When it came to data I spent some time looking for sources that I felt could be useful. Naturally, there’s loads of social media and social layers out there including Twitter, foursquare, flickr, and youtube so I poked around, searching for ways to access and scrape the data that I was interested in… this proved challenging at times. Quick mashups were easily created and shared using tools like Google maps, ArcGIS.com, Geocommons, and Bing Maps although I have to admit I was quite impressed with the tools and capabilities provided by openlayers, something I plan to look at much closer in the future. Openlayers is an open developer environment and toolset available to developers. Data was tricky, however, it is out there but you may have to be patient… it also helps to have some good contacts! I really was disappointed with what was available with our own local government agencies (they really could take a lesson from theCity of Nanaimo and Surrey, B.C) although at the Provincial level there was some good finds during the day although finding and accessing what you need can be pretty tricky – does it really need to be so tough to get at public data?
THOUGHTS ABOUT THE DAY
Overall, our local hackday was an awesome event and I’ll definitely be back again, hopefully every month. I’m now trying to focus on an idea and will put in some time to get better prepared for the next event. For the community, I’d suggest that anyone who’s remotely interested in learning about developing apps and services to give it a go. Data publishers and stake holders, I’d encourage them to attend and encourage or help people to look at your data. For local governments that are publishing data or working harder at becoming a platform for citizens this could be a great pace to make a 5 or 10 minute pitch about what your doing. Business people, developers, and others will find these to be great networking events and could even be a place where you can find some talent to help your business.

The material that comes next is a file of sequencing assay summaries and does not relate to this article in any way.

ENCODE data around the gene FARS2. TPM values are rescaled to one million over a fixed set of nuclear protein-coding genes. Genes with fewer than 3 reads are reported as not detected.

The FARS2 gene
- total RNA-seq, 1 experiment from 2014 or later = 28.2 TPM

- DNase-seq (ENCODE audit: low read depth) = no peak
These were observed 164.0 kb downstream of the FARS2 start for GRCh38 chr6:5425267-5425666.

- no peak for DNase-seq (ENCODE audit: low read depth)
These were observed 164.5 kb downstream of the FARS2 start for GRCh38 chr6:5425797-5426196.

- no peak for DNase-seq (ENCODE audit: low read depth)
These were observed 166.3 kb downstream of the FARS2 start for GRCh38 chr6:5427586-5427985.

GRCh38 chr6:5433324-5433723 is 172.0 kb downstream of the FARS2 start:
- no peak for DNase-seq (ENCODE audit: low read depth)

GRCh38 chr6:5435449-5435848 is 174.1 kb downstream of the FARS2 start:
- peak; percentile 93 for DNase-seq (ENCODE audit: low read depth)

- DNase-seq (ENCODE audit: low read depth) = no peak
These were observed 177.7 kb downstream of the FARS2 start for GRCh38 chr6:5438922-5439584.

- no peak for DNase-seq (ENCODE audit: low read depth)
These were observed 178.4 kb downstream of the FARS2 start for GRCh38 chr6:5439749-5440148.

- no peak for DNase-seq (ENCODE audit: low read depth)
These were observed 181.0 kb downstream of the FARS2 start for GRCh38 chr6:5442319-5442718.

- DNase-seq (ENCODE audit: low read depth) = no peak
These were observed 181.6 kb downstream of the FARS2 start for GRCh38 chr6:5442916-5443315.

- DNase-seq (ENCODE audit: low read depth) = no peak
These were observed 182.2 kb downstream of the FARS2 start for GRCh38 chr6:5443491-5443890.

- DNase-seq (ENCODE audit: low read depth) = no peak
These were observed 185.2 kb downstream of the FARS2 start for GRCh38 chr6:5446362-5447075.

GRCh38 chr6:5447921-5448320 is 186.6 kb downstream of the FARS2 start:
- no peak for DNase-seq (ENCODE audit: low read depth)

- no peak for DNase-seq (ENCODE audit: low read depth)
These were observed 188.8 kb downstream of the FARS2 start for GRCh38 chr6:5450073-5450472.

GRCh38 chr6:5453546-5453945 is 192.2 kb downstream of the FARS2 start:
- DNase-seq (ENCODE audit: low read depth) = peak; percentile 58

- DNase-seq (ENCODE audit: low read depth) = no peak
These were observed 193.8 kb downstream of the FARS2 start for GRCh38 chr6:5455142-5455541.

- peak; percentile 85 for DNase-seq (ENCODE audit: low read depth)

Tip – A Google Places how to:
Sign in to Google Places. Click your photo in the upper left corner. This opens your profile page.
Scroll to the bottom of the page and select See reviews as a feed link.
Projects revealed at the YYJ hackday (sourced from here)
- Greater Victoria Coalition to End Homelessness, the project team created a map of community services that are accessible by walk-in – http://ourservices.ca/
- Geoenabling BC’s Official Places in Twitter: The project team wants to create a Twitter #hashtag for every official place in BC. Could be used eventually by http://www.pep.bc.ca/index.html
- Map of Development and Liquor License Applications in Victoria
- Modelled after Mapit UK, People can input a postal code or a point such as latitude and longitude and the app will map surrounding administrative polygons, such as municipal boundaries. The project team is working on a Mapit for Canada
- Geocoding BC School Locations and Test Results
- Nanaimo Business Registration hack
- Google Fusion Tables were used to visualize health trends over the last 10 years
- Visualization of MSP (health) Payments by Practitioners
So what kinds of things were going on at our event and at other hack events?